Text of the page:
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User needs analysis and requirements capture the business context of how data will be used in analytics. More specifically it captures the who, what, why, how, and when of the application. Requirements are an important part of the application development process. Without clear understanding of what the needs are, engineering will not fully understand what they are building and why they are building it.
In addition to engineering, requirements are also used by stakeholders and sponsors to understand and validate what will be built. Requirements are used as a consensus tool to ensure agreement on all aspects of the application, including metric definitions and data hierarchies.
We have extensive experience conducting user needs analysis and capturing detailed business and functional requirements for the purposes of building analytics applications. We can define a requirements capturing model for you or we can fully document requirements end-to-end for use by an engineering team to develop the application.
User Needs Analysis
User needs analysis can be conducted by department, by user role, by geography, by function or by any combination of these things, depending on your environment. For organizations with a large dispersed user base, a good approach is to identify representatives within each group and capture reporting requirements through them.
Requirements Capture Methods
Requirements can be captured via facilitated meetings, surveys, online discussion groups, by shadowing users with their current application, or other methods as applicable. These methods should answer questions about what data needs to be analyzed, how it needs to be analyzed, for what period of time, and in what manner it should be presented and visualized.
Requirements can also be captured through use cases or user scenarios, which describe the actions a user will take and why they take them to complete a task on the application. Use cases form part of the what and how of the application and are used during user testing to validate the application prior to deployment.
Also part of part of requirements are business rules that need to be applied to the source data to transform it into meaningful information that can be consumed by the business for the purposes of gleaning insight and making decisions.
Consensus is Important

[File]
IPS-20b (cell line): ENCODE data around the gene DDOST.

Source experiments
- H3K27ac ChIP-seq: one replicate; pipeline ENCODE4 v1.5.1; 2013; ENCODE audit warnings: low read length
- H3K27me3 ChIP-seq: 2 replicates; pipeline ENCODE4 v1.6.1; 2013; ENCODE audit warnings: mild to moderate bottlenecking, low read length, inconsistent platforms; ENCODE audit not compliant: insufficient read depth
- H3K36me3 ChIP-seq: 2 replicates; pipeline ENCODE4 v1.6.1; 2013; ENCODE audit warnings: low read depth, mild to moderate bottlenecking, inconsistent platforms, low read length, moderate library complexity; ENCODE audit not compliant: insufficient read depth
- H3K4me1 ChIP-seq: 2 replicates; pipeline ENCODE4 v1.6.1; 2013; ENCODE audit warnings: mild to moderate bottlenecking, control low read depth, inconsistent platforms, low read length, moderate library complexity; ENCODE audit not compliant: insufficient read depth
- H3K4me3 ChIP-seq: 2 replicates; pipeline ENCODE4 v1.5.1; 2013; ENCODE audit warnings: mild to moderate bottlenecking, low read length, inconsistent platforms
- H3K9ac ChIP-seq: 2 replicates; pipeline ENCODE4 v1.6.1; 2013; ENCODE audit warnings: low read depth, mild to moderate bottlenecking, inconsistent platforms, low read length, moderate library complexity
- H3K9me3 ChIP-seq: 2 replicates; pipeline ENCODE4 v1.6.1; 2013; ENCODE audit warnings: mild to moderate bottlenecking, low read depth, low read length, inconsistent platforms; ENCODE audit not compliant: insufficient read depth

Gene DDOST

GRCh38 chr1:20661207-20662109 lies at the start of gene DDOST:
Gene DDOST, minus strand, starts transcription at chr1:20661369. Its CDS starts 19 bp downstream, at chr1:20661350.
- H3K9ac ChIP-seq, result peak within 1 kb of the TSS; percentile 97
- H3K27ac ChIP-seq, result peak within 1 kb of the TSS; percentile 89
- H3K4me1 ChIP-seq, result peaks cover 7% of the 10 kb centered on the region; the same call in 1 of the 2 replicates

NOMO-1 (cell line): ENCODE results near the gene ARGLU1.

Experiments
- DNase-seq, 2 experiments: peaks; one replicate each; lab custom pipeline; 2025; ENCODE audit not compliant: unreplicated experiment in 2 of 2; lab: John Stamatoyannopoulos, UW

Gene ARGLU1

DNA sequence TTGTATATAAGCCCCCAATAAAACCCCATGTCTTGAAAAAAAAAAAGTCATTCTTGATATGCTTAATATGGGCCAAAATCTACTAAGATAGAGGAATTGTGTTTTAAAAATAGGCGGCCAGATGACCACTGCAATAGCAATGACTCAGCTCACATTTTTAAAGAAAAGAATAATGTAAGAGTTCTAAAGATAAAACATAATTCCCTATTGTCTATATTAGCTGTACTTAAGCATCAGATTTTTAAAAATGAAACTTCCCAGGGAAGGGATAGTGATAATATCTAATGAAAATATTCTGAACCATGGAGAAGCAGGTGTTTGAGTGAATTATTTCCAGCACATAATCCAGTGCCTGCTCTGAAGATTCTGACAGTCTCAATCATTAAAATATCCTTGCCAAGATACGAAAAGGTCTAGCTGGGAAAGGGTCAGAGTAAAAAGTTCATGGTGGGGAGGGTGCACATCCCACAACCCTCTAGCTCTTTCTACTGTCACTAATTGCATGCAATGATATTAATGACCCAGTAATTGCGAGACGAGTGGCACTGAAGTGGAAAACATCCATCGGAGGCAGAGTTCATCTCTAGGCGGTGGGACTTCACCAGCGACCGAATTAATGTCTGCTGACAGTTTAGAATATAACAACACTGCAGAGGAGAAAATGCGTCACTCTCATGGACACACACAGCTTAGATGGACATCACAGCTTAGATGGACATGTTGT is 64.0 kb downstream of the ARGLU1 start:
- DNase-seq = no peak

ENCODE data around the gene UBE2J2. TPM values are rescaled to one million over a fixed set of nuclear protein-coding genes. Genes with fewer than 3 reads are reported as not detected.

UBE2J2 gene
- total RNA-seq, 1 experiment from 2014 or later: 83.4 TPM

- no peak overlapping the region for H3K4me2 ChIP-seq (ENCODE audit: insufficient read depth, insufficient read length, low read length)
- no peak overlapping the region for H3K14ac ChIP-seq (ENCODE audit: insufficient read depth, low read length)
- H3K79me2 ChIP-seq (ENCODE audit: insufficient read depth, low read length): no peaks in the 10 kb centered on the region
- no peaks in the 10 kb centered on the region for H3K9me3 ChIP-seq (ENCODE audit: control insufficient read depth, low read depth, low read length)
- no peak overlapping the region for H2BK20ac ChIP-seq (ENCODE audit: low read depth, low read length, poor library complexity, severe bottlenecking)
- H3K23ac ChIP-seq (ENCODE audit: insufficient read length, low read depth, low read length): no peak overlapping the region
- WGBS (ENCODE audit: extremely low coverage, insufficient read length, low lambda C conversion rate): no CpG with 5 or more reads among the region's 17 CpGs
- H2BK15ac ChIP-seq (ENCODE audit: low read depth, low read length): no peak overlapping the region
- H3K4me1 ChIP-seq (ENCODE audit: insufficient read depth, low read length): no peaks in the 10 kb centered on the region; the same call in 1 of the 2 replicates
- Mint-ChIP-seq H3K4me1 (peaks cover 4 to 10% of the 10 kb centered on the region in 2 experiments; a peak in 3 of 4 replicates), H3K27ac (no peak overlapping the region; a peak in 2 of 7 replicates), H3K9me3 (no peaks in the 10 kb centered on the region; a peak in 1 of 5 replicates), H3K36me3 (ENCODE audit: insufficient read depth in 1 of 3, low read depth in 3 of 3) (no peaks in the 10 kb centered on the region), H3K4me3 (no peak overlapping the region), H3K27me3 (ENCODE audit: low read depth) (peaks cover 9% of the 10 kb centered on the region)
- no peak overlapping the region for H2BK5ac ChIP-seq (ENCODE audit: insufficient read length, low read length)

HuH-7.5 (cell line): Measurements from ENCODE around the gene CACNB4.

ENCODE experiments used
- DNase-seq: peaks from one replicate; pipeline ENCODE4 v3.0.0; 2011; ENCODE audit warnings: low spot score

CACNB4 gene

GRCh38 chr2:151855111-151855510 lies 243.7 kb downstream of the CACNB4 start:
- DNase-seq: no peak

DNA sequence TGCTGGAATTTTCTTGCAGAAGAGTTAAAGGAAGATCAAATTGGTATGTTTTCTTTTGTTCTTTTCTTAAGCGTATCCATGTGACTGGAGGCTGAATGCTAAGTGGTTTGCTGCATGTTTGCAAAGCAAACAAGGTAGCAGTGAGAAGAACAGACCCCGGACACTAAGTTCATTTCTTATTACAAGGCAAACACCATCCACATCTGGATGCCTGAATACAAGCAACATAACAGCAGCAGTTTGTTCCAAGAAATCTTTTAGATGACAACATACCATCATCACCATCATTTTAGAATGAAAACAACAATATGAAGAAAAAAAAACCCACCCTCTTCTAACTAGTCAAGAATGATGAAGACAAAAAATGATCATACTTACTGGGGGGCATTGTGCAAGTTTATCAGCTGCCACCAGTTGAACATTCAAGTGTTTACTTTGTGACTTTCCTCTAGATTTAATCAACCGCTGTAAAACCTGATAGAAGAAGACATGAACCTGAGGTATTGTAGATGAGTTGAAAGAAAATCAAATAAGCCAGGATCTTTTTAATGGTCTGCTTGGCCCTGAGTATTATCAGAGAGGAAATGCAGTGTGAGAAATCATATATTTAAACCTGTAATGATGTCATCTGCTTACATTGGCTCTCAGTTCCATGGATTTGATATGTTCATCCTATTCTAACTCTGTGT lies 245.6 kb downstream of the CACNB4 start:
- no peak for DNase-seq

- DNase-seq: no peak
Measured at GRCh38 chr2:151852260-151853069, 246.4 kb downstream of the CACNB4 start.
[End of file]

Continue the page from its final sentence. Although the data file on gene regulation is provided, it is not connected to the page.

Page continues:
A challenge in capturing requirements is reaching consensus on metric definitions and calculations. Every metric must have an agreed upon definition by stakeholder groups. This ensures consistency of reporting across the organization. If the same metric has different definitions by different groups you will not have a consistent view of how the business is performing.
- What business questions are being answered?
- How will completeness of the data be ensured? We recommend a MECE model — mutually exclusive, collective exhaustive, to ensure rows are data are not assigned to multiple hierarchies and that aggregation includes all the data within a grouping.
- What are the security requirements? Will the data be accessed outside the organization?
- What are the user roles of users accessing the system and where are they located? Local, regional, domestic, international? (e.g. power user, casual user, analyst, sales person, etc)
- Does the output become input into another system? Are there integration requirements with portals?
- Any monitoring or alerting requirements? What about email and mobile requirements?
- What role does machine learning or artificial intelligence play, if any?
- Will the data be a source of revenue or be sold externally?
- Will the data be shared with outside customers (if allowed)? Are you telling stories with the data?
User needs analysis is an ongoing process. As your organization refines its goals, changes its business, or as new source data is created, new requirements should be spec-ed in order to update, enhance, or create a new system.
We recommend a thorough user analysis and requirements phase of your application development process. Shortcuts in understanding user needs for the purposes of development expediency produces short term results. A system built without thorough user needs analysis will outlive its purpose sooner and not later and not deliver at scale.